HAS unveils its action plan for innovative medicines
Drug innovations in recent years – and in the years to come – are bringing unprecedented hope for patients, such as the prospect of recovering from cancer or yet another disease for which there is still no known cure. We are witnessing a medical revolution the likes of which has not been seen for a very long time. However, these medicines come with numerous unresolved uncertainties, most notably in cases of short clinical development often seen for small patient sample sizes. So how do we safely allow early access to potentially life-saving treatments and still ensure these innovative medicines fulfil their promise? The HAS decided to tackle the issue with the development of an action plan for innovative medicines, adapted to a context that calls for greater agility of the overall assessment process.
Precision medicines, immunotherapy, gene or cell therapy : the advances made in the past few years have paved the way for the arrival of promising new therapies. Some help to prolong the life of patients whose prognosis was, until recently, uncertain (melanoma), while others aim to cure serious diseases, in particular certain types of cancer (leukaemia, lymphoma, etc.). Patients legitimately hope to be able to benefit from these treatments as quickly as possible. Rapid access to innovative treatments is a reality in France, thanks to the temporary authorisation for use early access scheme (ATU).
Innovative therapies offer hope for effective and curative treatments. Much like HAS, assessment agencies around the world are faced with the similar challenge of the keeping track and monitoring of these high-potential innovations but also in conducting rapid reviews that ensure long-term promises are fulfilled. In reality, these medicines are made available to patients early on. Their unconventional development – mainly based on non-comparative studies conducted on small numbers of patients – generates a number of uncertainties that need to be resolved during the first year of use : which patients respond to treatment ? What are their toxicities and how can they be anticipated ? What is their real-life effectiveness ? What is their role in the therapeutic strategy ? But also, what organisational healthcare changes are required ?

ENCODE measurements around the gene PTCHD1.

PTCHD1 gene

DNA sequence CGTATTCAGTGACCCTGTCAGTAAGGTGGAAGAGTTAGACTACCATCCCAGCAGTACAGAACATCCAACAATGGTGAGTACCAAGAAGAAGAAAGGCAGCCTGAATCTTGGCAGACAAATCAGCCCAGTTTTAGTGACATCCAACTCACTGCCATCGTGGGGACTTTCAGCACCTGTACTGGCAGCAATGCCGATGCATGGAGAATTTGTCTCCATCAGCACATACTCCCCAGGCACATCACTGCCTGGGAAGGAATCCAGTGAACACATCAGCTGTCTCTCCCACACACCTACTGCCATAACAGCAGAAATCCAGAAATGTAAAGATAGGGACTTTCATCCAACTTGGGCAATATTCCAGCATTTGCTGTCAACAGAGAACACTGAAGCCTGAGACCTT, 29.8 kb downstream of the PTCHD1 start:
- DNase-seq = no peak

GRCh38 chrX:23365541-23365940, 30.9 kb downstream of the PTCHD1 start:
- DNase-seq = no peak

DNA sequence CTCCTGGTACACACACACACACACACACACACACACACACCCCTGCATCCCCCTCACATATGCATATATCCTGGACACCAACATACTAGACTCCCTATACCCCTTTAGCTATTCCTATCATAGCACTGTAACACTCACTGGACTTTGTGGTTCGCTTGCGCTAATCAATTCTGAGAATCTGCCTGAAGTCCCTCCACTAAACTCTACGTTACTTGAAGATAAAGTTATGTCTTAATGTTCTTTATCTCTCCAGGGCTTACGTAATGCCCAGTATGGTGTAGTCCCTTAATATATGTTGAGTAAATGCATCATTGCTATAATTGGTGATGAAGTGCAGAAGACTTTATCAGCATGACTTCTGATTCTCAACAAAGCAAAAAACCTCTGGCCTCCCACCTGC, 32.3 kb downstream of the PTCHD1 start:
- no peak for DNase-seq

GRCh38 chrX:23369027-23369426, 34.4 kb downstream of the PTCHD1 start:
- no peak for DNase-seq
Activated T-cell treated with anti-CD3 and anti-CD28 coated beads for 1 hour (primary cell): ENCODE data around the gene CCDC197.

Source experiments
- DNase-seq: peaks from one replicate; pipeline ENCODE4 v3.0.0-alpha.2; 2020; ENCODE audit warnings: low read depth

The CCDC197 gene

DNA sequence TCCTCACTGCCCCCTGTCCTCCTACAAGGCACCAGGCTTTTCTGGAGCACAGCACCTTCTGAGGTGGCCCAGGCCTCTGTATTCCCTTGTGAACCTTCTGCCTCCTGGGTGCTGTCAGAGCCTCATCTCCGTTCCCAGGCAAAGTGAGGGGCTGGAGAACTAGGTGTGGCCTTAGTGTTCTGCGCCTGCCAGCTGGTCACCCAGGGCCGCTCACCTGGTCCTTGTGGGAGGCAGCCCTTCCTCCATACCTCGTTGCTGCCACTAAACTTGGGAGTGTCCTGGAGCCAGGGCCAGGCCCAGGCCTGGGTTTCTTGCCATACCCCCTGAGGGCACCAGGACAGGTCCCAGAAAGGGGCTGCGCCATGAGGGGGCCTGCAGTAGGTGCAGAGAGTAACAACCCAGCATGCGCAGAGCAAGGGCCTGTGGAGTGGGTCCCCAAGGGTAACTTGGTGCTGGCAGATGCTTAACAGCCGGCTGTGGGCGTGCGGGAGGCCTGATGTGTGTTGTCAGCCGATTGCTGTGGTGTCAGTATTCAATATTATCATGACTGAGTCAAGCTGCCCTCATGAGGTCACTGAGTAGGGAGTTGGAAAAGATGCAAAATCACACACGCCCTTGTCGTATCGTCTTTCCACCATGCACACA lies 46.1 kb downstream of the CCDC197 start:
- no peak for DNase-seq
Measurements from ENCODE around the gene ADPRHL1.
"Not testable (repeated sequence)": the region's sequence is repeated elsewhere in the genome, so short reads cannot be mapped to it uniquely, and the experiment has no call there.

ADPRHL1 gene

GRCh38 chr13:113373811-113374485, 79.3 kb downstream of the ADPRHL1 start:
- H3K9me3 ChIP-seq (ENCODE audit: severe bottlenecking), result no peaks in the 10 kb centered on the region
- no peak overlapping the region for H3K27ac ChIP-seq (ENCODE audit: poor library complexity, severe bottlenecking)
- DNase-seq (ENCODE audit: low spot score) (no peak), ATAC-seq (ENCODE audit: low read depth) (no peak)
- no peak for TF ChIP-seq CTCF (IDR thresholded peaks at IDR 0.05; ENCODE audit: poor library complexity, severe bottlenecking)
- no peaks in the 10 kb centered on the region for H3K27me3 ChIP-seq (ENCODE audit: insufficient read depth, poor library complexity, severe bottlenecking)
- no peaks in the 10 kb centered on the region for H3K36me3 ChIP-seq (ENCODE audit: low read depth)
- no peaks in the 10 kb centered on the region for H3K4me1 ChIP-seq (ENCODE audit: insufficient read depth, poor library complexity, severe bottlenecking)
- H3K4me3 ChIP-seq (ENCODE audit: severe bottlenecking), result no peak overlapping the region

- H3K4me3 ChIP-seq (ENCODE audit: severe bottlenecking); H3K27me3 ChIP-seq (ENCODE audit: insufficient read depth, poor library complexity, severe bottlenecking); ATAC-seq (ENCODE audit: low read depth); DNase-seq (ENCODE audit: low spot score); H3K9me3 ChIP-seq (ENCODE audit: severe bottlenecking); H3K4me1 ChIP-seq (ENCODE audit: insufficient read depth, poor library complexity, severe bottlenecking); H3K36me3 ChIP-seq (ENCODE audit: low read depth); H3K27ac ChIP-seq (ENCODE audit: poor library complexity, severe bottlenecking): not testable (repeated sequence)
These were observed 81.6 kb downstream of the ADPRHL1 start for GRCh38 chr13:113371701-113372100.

Wagering on early access means adapting our assessment processes
The number and nature of these medicines calls into question the assessment models used across organisations – including HAS – highlighting the need to concert our efforts to collectively address this point. Full transparency regarding the assessment of these products is imperative and of equal importance, especially given the very high – and constantly rising – prices asked by pharmaceutical companies, raising the issue of the financial sustainability of their reimbursement.
The HAS works and will continue to do so with all relevant stakeholders : the French National Agency for Medicines and Health Products Safety (ANSM), the Ministry, the pharmaceutical organisation, healthcare professionals, patients – central to our investigations – and international counterparts.
Assessing these medicines to promote access to innovations for all patients via their reimbursement also means making a distinction between key innovations and mere novelty. In this effort, the HAS is publishing its action plan to keep pace with innovation.
HAS action plan in keeping pace with innovation
- Issue conditional reviews until uncertainties are lifted
- Monitor medicines in real-life conditions to make sure they fulfil initial promises
- Reinforce HAS agility to better support innovation
- a. Focus on assessments offering high added value
- b. Improve early dialogues process to support clinical developments
- c. Promote accelerated assessment procedures (“fast-tracking”)
- d. Improve internal collective efficiency
- Systematically involve patients and consumers
- Improve transparency
- a. In terms of timeframes
- b. In terms of post-launch studies
- Increase European cooperation to pool knowledge